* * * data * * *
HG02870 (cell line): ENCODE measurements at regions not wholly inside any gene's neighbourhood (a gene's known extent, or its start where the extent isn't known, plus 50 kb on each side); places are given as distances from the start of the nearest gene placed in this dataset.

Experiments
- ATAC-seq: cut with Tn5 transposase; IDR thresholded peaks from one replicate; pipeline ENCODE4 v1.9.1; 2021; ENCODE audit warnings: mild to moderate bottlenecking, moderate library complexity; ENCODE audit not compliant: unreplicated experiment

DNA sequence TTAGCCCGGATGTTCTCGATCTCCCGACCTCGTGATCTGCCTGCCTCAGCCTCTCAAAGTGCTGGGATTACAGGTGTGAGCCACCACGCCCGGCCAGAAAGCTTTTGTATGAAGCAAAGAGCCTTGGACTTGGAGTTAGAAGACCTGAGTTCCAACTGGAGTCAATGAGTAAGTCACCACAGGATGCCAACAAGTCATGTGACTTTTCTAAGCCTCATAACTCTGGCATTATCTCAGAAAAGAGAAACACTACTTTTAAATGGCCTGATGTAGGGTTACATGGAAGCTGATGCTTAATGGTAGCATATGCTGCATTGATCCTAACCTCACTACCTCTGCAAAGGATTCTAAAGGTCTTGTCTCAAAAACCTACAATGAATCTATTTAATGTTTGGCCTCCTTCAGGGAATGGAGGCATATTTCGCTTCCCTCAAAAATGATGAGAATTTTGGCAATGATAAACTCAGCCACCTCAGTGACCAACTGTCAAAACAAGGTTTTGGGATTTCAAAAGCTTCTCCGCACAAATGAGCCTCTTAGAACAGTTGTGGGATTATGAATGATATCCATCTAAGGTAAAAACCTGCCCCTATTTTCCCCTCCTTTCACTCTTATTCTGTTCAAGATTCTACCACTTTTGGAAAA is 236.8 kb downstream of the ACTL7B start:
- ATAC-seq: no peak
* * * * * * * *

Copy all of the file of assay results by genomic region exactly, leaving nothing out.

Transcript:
HG02870 (cell line): ENCODE measurements at regions not wholly inside any gene's neighbourhood (a gene's known extent, or its start where the extent isn't known, plus 50 kb on each side); places are given as distances from the start of the nearest gene placed in this dataset.

Experiments
- ATAC-seq: cut with Tn5 transposase; IDR thresholded peaks from one replicate; pipeline ENCODE4 v1.9.1; 2021; ENCODE audit warnings: mild to moderate bottlenecking, moderate library complexity; ENCODE audit not compliant: unreplicated experiment

DNA sequence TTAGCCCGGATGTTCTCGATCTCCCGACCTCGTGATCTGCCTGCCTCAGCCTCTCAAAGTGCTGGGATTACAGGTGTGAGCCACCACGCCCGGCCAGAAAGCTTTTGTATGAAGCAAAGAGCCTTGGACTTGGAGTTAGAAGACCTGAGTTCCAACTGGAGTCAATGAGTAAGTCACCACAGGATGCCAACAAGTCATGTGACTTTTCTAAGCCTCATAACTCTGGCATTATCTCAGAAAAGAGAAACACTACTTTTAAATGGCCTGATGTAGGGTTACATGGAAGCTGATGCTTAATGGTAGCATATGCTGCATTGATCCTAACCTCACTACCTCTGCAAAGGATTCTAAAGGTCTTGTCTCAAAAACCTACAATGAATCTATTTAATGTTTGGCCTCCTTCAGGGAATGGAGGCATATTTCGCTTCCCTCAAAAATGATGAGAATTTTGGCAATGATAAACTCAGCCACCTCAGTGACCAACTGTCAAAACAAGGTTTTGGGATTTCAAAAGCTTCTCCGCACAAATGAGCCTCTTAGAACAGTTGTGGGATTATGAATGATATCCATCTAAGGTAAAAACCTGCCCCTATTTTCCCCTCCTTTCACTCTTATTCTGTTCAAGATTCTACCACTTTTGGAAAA is 236.8 kb downstream of the ACTL7B start:
- ATAC-seq: no peak